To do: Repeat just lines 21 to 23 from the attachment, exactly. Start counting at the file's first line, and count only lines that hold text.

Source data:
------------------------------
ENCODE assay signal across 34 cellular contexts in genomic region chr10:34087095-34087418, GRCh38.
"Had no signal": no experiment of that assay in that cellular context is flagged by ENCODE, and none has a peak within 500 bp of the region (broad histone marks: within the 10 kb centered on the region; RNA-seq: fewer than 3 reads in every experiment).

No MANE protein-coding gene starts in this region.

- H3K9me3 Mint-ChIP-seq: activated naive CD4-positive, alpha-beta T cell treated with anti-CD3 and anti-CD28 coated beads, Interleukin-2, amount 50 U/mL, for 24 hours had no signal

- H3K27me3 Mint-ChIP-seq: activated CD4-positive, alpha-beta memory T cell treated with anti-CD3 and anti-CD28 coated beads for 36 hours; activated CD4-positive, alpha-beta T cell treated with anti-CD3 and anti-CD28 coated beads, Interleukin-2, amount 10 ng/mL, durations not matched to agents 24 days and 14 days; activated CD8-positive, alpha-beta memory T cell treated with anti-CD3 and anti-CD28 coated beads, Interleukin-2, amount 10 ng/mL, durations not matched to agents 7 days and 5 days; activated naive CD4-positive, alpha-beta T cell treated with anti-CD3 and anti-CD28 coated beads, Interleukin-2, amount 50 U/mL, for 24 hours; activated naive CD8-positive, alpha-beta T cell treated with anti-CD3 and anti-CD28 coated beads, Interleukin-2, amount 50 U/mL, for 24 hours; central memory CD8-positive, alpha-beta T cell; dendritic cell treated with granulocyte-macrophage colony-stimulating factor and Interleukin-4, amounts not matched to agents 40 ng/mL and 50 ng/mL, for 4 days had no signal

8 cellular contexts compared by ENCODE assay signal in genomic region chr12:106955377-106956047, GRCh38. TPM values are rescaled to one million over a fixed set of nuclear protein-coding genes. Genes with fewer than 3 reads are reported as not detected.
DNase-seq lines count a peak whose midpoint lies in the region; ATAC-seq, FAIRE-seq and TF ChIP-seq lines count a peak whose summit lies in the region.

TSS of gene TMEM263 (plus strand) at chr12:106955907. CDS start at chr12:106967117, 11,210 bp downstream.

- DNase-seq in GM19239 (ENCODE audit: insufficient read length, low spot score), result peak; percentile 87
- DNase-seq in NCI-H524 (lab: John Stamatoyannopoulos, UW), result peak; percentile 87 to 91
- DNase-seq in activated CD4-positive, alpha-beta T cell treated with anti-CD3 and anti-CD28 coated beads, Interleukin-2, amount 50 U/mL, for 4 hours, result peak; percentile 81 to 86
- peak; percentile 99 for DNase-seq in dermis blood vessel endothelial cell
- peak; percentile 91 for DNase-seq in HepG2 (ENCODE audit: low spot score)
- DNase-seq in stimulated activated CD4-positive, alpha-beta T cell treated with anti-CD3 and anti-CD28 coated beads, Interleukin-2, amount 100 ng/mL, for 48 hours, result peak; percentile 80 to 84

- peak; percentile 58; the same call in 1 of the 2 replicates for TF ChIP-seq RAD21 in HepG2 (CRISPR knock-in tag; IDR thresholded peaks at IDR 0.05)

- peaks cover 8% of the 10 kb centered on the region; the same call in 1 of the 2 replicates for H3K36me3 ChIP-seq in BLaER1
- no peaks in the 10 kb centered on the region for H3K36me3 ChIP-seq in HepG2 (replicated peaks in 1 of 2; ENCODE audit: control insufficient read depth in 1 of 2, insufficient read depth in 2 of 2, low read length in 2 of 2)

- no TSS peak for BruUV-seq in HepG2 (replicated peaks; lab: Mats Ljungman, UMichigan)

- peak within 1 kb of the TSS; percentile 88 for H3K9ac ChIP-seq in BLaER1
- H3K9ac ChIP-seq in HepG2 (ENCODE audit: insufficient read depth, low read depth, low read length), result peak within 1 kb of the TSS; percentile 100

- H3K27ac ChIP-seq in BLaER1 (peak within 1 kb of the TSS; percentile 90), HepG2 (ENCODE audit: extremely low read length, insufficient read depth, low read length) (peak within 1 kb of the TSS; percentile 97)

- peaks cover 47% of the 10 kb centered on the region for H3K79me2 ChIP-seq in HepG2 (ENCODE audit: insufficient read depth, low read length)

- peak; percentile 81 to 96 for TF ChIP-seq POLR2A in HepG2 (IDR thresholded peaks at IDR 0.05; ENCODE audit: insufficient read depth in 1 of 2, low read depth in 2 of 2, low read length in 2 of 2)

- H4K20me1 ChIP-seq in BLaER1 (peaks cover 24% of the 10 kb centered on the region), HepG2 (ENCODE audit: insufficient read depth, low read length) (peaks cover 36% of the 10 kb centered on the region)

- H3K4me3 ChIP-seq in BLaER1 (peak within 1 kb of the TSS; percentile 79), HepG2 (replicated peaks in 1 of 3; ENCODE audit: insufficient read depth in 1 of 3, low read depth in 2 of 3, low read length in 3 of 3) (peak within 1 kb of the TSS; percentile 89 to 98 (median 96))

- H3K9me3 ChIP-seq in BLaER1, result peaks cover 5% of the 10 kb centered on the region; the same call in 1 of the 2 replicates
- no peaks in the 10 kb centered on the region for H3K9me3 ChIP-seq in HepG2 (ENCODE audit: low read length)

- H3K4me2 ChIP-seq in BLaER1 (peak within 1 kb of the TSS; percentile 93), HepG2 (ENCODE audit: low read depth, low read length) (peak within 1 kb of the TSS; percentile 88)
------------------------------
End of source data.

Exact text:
- H3K27ac ChIP-seq in BLaER1 (peak within 1 kb of the TSS; percentile 90), HepG2 (ENCODE audit: extremely low read length, insufficient read depth, low read length) (peak within 1 kb of the TSS; percentile 97)

- peaks cover 47% of the 10 kb centered on the region for H3K79me2 ChIP-seq in HepG2 (ENCODE audit: insufficient read depth, low read length)

- peak; percentile 81 to 96 for TF ChIP-seq POLR2A in HepG2 (IDR thresholded peaks at IDR 0.05; ENCODE audit: insufficient read depth in 1 of 2, low read depth in 2 of 2, low read length in 2 of 2)